Pace’s pineapple paradise

Pineapple industry picking up Pace


Stephen Pace from Pace Farm at Rollingstone in among part of his 200 hectare pineapple plantation, which has been the family's primary crop option since Stephen's grandfather Michael established the operation in 1936.

Stephen Pace from Pace Farm at Rollingstone in among part of his 200 hectare pineapple plantation, which has been the family's primary crop option since Stephen's grandfather Michael established the operation in 1936.

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Third generation Rollingstone-based farmer Stephen Pace knows a thing or two about how to successfully grow pineapples with family owned and operated Pace Farm this year celebrating their 80th year of producing the delicious tropical fruit.

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Third generation Rollingstone-based farmer Stephen Pace knows a thing or two about how to successfully grow pineapples with family owned and operated Pace Farm this year celebrating their 80th year of producing the delicious tropical fruit.

The operation located about 50km north of Townsville was established in 1936 by Stephen’s grandfather Michael, with pineapples always being at the core of the family business; a business which now spans several blocks and 200 hectares of pineapple production in various stages of growth.

The diverse business – which is jointly run by Stephen’s father John, uncles Colin and Roy, brother Robert and cousins Raymond and Allan – produces watermelons and pumpkins at the main farm as break crops for pineapples, and also incorporates a 500 head beef cattle herd, and a 50,000 tonne cane crop spread over farms at Bambaroo and Crystal Creek.

Stephen who was recently elected chair of Australian Pineapples said last year had been a struggle due to the lack of rainfall, and is very pleased to see the late season rain arrive.

“Pineapples don’t need a lot of water to flourish, but it was an exceptionally dry year and we ended up running out of water in August,” he said.

“The current rain is putting us in a good position for the harvest this year which is a relief.”

To mitigate water requirements he generally grows the low acid hybrid variety near the foot of Paluma Range where the soil is richer and water more plentiful.

“This is done strategically as the hybrid’s are a bit fussier than the smooth leaf variety which is a bit hardier and can be grown successfully at the front of the farm near the road.”

He said while the market value of pineapples is good, it’s because it takes so long to reach the point of harvest compared to other fresh produce (18 to 24 months) that there are a lot of things can go wrong.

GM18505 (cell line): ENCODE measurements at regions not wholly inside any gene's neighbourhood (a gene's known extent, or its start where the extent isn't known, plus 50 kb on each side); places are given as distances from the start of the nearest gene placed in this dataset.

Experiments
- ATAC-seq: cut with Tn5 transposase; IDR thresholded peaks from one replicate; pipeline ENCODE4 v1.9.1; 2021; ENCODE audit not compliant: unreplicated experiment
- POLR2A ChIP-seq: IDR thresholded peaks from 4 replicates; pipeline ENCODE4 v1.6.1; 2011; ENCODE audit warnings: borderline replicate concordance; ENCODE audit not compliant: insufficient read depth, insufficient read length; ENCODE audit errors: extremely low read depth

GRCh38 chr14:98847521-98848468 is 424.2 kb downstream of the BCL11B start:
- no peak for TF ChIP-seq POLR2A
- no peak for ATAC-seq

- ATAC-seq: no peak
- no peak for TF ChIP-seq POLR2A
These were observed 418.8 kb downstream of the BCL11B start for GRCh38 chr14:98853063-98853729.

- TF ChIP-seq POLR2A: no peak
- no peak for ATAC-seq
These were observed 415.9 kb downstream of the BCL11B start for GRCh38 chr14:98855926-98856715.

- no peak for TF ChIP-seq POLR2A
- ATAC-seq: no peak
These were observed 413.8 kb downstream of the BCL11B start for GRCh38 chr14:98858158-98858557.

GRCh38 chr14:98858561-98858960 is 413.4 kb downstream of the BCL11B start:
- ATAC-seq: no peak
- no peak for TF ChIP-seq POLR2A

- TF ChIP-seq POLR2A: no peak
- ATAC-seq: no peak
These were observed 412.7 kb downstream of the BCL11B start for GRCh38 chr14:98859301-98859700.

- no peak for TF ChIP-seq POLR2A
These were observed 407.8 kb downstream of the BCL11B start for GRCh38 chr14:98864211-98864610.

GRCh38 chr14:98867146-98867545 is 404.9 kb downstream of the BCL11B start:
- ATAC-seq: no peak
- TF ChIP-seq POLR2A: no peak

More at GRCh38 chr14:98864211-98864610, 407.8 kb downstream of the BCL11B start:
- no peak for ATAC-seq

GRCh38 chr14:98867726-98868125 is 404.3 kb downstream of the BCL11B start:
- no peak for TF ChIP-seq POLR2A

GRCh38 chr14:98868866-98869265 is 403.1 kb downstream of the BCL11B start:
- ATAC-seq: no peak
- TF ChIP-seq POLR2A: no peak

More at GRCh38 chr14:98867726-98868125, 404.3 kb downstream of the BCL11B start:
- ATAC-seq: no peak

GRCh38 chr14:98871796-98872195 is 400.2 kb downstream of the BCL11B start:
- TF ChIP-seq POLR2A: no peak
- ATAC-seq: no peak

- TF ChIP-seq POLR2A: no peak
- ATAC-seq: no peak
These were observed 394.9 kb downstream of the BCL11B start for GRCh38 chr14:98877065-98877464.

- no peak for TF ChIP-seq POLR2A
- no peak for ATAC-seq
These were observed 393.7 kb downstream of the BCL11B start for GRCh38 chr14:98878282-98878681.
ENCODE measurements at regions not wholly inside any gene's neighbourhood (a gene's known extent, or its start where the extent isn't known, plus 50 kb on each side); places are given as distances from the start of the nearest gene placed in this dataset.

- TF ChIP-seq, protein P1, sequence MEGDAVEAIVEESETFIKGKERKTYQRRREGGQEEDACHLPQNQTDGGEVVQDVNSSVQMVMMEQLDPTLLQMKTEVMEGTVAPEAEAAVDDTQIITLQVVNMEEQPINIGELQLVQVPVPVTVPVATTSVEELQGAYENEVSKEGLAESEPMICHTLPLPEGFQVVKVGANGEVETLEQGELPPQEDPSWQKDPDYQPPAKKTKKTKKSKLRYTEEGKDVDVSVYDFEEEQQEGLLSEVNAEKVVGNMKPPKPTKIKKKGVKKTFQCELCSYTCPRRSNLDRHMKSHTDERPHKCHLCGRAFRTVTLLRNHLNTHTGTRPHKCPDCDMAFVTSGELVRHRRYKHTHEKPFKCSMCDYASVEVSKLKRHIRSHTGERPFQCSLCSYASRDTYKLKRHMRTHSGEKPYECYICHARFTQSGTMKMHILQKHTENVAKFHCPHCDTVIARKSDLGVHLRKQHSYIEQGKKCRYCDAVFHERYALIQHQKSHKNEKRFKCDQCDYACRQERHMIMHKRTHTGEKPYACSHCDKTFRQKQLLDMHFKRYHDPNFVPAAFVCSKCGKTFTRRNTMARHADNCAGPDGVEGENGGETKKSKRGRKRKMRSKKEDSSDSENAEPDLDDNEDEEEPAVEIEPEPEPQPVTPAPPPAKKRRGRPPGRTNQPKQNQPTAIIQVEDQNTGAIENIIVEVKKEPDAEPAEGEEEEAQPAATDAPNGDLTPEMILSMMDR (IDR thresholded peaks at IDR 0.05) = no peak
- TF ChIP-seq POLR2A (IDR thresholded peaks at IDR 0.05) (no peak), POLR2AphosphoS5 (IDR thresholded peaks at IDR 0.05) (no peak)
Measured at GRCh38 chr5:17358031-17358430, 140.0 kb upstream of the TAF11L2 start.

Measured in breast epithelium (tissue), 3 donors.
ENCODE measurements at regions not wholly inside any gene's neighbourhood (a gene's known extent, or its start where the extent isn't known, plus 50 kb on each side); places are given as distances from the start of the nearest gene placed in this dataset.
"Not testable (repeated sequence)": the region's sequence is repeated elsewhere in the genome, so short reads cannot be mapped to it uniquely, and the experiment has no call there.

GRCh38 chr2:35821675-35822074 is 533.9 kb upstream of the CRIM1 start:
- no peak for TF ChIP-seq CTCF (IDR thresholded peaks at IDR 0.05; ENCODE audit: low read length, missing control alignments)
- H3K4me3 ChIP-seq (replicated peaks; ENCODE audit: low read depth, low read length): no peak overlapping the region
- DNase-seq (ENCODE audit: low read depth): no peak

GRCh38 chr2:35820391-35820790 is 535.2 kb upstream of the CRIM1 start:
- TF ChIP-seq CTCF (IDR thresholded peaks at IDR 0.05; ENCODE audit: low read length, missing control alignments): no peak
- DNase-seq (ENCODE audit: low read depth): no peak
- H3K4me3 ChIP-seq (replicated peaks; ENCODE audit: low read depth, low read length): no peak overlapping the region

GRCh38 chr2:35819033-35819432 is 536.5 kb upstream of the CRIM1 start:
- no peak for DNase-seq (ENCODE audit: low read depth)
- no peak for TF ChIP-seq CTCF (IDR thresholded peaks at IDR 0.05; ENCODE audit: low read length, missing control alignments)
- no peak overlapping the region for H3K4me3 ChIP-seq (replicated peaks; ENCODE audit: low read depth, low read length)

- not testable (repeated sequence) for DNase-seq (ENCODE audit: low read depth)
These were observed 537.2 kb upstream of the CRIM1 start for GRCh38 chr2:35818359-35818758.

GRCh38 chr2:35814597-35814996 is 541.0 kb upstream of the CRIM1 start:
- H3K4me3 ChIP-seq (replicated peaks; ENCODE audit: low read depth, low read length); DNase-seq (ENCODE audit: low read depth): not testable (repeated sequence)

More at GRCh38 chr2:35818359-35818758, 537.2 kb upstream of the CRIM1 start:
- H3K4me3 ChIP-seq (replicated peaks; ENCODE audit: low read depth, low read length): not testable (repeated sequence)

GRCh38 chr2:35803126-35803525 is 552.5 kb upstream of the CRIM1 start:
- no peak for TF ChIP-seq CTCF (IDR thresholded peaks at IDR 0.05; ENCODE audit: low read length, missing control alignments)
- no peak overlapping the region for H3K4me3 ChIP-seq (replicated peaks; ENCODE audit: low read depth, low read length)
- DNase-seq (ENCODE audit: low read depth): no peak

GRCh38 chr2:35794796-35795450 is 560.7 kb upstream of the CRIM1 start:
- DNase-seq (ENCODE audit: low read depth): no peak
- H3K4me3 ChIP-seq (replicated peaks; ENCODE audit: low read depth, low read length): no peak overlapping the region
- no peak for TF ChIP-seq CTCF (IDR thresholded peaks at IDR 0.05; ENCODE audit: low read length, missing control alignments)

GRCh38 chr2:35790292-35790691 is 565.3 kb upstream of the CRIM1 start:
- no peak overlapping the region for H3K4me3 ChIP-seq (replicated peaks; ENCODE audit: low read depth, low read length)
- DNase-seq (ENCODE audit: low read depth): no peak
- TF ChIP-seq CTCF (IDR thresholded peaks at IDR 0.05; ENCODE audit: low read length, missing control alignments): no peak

“We have to constantly monitor and test each crop to make sure they’re are growing correctly, and factors such as weeds, feral pigs and early flowering fruit need to be addressed and kept in check as well.”

Stephen said planting commences annually around late March to April with the bulk of the harvest taking place between September and December.

“At peak harvest time we employ close to 30 people and around 20 when we’re in the process of planting.”

He said the backpacker tax has been a big burden not just to pineapple growers but the broader agricultural industry as well.

“I don’t think the government realises how much we rely on them in our workforce. If we could employ locally we would but there simply aren’t people out there.”

He said another chief ongoing industry concern is imported pineapples and the diseases that they can potentiality unleash in Australia.

“There are some pretty nasty diseases out there, so we need to make sure we’re working with Biosecurity Queensland so that none of them can get over here and decimate the Australian crop.

Stephen mentioned that the continuously escalating cost of production is an issue that he’ll be looking to improve in his position as chair.

“At a personal level we have to freight our produce to areas as far out as Perth, Hobart and Darwin, which cuts into our bottom line significantly, and it’s the same for all other growers.”

He also said the reduction in chemical options available to growers is making the job more difficult because growers are constantly having to adapt to the new limitations that are placed on them regarding what products they can use.

“We’re in the process of conducting trials to cut out or reduce the amount of chemicals and fertilisers that we need to use.

“We’ve started using seaweed products as an alternative to fertiliser, with the thought process being that seaweed provides better root health for pineapples.

“We are constantly monitoring results; it’s an intensive process which involves soil sampling before planting and taking leaf samples during the growing period.”

The 70 per cent decrease in annual pineapple processing production combined with the increase in fresh production from 15 years ago has led to higher demand for product from a smaller group of growers.

“It’s been great for growers as its led to a significant increase per tonne back to us from the cannery and they’ve also relaxed the reject parametres on what standard of product they’ll accept which leads to less wastage.”

He said in his role as chair he’ll be discussing these issues with growers from Central Queensland, Southern Queensland and the Wide Bay region when the annual pineapple industry field day and tour takes place at Yeppoon on July 21-22.

“It’s a great time for all growers to come together and share our knowledge and successes and discuss the issues that are impacting our business at a state level.”

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